There is almost nothing about Chesterton that is not paradoxical. In 1918, when he traveled to Ireland for the first time, he was supposedly on a mission to recruit Irish men to fight alongside the English in World War I. While he certainly believed in defending Europe against the “barbaric imperialism” of Germany, the paradox is that he also believed in defending the Irish against English imperialism.
During his time in Ireland, he wrote a series of articles for the New Witness that became the book, Irish Impressions, a book which testifies that the Irish could never have asked for a better friend and defender than G.K. Chesterton. He understood and admired their inventive culture and strong families, their history as an oppressed people, their consistent and persistent faith, their charming wit. Even when he criticized their poor decisions, it was to make them stronger.
Chesterton argued that the Irish were a distinct people from the English and deserved their autonomy, to be able to rule their own country in their own way, to protect their traditions and their religion. For that he has always been recognized as a defender of human rights and freedom in general and a champion of the Irish in particular. However, when he made the exact same arguments on behalf of the Jews, he was called anti-Semitic. Another paradox.
Chesterton was always a defender of nations and never a defender of Empires, which is why he was such loyal critic of his own country, as every patriot is. In this book he says that the thing that prevents imperialism is nationalism. Patriotism is not only a natural virtue, it is the most practical part of practical politics. “To neglect it, and ask only for grievances, is like counting the clouds and forgetting the climate. To neglect it, and think only of laws, is like seeing the landmarks and never seeing the landscape… altering the flag on the roof is like altering the sun in the sky.” There is no way to know precisely the extent of the influence of Chesterton’s arguments on behalf of Ireland, but the fact is, his arguments did prevail: Ireland gained its independence from England.
Except, unfortunately, one part of Ireland did not gain its independence: Belfast and Northern Ireland. Here again, Chesterton’s analysis of the problem is still as pertinent as the problem there is still pertinent. There remains a bitter animosity between the Protestants and the Catholics of Belfast. Chesterton points out that the solutions to the problems in Northern Ireland have failed because they have been approached exactly backwards: religious equality is assumed, and political equality is debated. Instead, political equality should be assumed (which means enacted), so that the religious question can be dealt with. Ultimately it is a religious question. And Chesterton says that a religious question will not have an irreligious answer. All the attempts to solve the problems in Northern Ireland have been irreligious, from the vapid diplomacy to the deplorable violence. But, argues Chesterton, “Wherever men are still theological there is still some chance of their being logical.”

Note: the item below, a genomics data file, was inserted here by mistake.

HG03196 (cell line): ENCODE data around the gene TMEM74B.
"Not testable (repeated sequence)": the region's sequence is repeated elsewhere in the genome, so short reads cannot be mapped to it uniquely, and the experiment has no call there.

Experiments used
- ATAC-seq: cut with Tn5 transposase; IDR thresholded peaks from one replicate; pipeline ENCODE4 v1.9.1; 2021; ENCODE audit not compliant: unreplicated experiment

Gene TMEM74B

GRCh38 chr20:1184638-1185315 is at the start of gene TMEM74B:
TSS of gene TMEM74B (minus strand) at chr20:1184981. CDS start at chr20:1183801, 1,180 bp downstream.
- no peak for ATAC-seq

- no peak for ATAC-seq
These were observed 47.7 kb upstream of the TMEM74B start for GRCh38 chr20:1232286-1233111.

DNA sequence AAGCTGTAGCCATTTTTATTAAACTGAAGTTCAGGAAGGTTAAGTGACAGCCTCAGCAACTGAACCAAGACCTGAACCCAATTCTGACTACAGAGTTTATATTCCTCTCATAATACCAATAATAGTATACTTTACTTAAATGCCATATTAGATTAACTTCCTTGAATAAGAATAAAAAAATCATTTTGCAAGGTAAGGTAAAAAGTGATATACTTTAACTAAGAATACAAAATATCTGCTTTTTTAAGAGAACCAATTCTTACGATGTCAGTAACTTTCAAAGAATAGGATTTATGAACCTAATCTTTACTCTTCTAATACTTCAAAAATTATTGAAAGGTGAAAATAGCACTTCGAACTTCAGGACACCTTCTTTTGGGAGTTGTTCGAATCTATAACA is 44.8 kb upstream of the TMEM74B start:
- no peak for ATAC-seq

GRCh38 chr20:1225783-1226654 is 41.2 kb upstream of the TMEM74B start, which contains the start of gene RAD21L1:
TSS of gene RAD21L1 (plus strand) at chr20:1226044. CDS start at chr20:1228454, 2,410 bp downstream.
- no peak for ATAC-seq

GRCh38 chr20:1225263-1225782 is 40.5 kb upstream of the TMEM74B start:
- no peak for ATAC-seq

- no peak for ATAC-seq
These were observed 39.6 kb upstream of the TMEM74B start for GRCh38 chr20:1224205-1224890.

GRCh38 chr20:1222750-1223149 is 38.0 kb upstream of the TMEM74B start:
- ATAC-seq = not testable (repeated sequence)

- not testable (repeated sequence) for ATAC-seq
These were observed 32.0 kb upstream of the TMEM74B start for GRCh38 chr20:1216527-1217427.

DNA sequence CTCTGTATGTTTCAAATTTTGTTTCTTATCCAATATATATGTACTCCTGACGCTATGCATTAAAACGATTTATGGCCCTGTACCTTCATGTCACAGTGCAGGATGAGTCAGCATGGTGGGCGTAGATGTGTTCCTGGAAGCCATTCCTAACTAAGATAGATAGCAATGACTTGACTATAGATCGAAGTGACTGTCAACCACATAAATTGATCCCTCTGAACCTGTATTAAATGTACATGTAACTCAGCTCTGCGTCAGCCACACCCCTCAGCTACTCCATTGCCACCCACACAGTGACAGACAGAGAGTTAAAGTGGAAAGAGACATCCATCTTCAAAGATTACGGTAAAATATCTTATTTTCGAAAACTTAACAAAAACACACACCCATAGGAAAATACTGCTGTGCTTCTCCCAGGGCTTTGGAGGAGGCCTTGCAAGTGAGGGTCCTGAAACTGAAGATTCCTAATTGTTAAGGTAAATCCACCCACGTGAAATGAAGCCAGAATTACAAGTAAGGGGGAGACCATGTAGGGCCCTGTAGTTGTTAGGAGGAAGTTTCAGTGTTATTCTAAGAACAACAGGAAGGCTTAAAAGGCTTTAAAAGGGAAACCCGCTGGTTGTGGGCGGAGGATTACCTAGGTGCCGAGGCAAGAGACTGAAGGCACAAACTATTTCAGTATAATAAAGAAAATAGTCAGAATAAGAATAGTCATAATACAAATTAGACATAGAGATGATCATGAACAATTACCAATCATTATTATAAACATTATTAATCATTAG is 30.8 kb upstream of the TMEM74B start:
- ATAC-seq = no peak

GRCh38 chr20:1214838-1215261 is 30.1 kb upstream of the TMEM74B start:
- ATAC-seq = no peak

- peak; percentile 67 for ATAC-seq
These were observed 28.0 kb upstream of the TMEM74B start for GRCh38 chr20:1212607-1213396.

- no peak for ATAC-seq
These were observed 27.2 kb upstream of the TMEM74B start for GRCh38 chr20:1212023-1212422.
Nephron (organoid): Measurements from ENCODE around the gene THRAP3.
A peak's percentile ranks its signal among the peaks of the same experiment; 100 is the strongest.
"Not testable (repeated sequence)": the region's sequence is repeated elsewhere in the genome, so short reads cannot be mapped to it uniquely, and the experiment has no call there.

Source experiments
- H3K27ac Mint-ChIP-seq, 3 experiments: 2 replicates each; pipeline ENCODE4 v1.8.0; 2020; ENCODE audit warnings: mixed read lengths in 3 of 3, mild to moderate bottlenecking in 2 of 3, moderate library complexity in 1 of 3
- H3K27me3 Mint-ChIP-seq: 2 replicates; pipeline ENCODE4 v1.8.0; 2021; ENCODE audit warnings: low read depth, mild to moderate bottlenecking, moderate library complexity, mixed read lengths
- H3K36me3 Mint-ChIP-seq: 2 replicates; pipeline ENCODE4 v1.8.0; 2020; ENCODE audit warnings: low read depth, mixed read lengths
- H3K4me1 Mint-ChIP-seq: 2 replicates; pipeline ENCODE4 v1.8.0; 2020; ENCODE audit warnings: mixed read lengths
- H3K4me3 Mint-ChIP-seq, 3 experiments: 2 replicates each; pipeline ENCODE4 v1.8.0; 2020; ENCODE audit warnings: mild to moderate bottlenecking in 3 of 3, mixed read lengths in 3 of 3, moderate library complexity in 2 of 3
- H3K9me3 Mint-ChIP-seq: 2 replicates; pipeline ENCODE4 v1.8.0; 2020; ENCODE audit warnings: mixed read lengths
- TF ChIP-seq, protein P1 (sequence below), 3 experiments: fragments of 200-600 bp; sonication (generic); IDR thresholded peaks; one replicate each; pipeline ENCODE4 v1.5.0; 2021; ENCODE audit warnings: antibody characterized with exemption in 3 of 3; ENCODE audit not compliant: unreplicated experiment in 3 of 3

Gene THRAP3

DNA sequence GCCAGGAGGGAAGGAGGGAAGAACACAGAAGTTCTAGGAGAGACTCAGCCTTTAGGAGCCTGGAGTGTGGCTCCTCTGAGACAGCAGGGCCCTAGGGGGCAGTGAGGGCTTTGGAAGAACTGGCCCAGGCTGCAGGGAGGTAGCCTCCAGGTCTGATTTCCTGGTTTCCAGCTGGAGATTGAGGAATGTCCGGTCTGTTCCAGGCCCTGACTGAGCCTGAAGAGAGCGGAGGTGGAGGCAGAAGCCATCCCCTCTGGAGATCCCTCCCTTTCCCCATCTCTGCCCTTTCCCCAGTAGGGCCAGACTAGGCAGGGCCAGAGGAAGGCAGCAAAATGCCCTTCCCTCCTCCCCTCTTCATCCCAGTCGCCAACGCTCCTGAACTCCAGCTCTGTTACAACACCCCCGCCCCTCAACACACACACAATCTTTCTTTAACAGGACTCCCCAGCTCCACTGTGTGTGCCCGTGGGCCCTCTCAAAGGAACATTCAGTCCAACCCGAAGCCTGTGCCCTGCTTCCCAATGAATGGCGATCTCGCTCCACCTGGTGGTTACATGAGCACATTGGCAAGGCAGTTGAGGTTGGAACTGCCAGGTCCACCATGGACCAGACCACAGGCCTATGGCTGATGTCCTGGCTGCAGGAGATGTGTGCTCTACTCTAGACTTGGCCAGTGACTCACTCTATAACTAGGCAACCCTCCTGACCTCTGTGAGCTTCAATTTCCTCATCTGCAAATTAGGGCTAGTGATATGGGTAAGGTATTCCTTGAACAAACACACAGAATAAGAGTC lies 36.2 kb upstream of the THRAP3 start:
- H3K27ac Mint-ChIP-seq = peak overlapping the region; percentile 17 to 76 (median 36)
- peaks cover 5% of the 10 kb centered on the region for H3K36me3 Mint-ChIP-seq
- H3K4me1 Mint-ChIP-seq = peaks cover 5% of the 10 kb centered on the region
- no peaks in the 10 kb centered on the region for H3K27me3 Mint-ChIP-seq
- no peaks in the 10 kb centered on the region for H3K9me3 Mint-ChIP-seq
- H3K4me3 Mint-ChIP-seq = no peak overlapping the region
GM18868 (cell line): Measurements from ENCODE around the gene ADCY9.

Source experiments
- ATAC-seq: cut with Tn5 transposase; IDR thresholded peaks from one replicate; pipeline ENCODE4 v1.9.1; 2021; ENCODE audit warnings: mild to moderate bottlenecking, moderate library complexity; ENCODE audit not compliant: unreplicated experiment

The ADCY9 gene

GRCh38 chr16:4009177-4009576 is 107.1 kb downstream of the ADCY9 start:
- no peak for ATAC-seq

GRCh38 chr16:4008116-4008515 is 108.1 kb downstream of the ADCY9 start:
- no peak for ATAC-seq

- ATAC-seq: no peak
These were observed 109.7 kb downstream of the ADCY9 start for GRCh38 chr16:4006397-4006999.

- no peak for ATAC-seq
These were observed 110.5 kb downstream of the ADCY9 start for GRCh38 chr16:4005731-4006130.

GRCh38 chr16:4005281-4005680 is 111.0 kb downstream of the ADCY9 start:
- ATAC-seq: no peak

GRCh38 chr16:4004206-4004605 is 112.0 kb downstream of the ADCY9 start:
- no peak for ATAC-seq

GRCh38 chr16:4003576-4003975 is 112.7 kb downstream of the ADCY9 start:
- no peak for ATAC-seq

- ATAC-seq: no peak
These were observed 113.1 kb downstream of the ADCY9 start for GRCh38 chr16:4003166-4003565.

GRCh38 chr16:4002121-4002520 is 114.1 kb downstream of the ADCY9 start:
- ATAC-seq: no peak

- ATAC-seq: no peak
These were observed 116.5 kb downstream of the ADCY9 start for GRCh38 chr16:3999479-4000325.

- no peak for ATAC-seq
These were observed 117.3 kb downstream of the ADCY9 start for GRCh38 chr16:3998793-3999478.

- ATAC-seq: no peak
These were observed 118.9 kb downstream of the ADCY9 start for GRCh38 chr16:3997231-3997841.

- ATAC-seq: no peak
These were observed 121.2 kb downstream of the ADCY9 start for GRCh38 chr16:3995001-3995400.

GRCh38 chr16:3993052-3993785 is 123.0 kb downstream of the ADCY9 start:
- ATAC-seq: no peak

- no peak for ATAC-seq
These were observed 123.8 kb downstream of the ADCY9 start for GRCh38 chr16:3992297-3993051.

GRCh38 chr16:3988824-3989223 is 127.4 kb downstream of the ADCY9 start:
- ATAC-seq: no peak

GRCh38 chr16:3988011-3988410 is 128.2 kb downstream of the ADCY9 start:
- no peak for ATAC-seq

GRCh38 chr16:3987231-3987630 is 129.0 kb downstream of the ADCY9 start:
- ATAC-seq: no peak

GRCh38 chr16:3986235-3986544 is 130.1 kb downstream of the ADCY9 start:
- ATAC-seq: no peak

Chesterton wrote this book four years before his conversion, and while his sympathy is clearly with the Catholics, he comments, “A religion is not the church a man goes to but the cosmos he lives in.” Thus, his contrast between the Protestants and Catholics of Northern Ireland is not a contrast between one dogma and another but between one cosmos and another. It can be seen in his observation that in Belfast the Protestant generally says, “I am a good Protestant,” while the Catholic always says, “I am a bad Catholic.” The same contrast is apparent in his remark that the essence of Calvinism is “certainty about salvation; the essence of Catholicism is uncertainty about salvation.”
Besides being a defense of Ireland, this book is also a defense of the family and a defense of the land. It is not surprising that IHS books has recently reprinted Irish Impressions in an ongoing project to publish the best works of Catholic Social Teaching. Chesterton already sees that the family is not only fading into the background but even fading from the background. That is because the thing that supports the family is literally the earth beneath it, and that is what has been pulled out from under it like a rug. When Chesterton praises the small family farm, that beacon of self-sufficiency and freedom, we see poignantly how far we have fallen from this ideal. We are now almost completely dependent on a huge complex machine powered by the bureaucracies of the State and the Mega-Corporations. When Chesterton defends the home, we hardly recognize what he is talking about. “All the most dramatic things happen at home,” he writes, “from being born to being dead.” But we are no longer born at home, nor do we die at home. And most of the life we live between birth and death is spent toiling somewhere else for someone else. The only time we spend at home is that sacred time in front of the television. Perhaps an uprising is in order. Even an Easter uprising.
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Also available in Vol.20 of The Collected Works.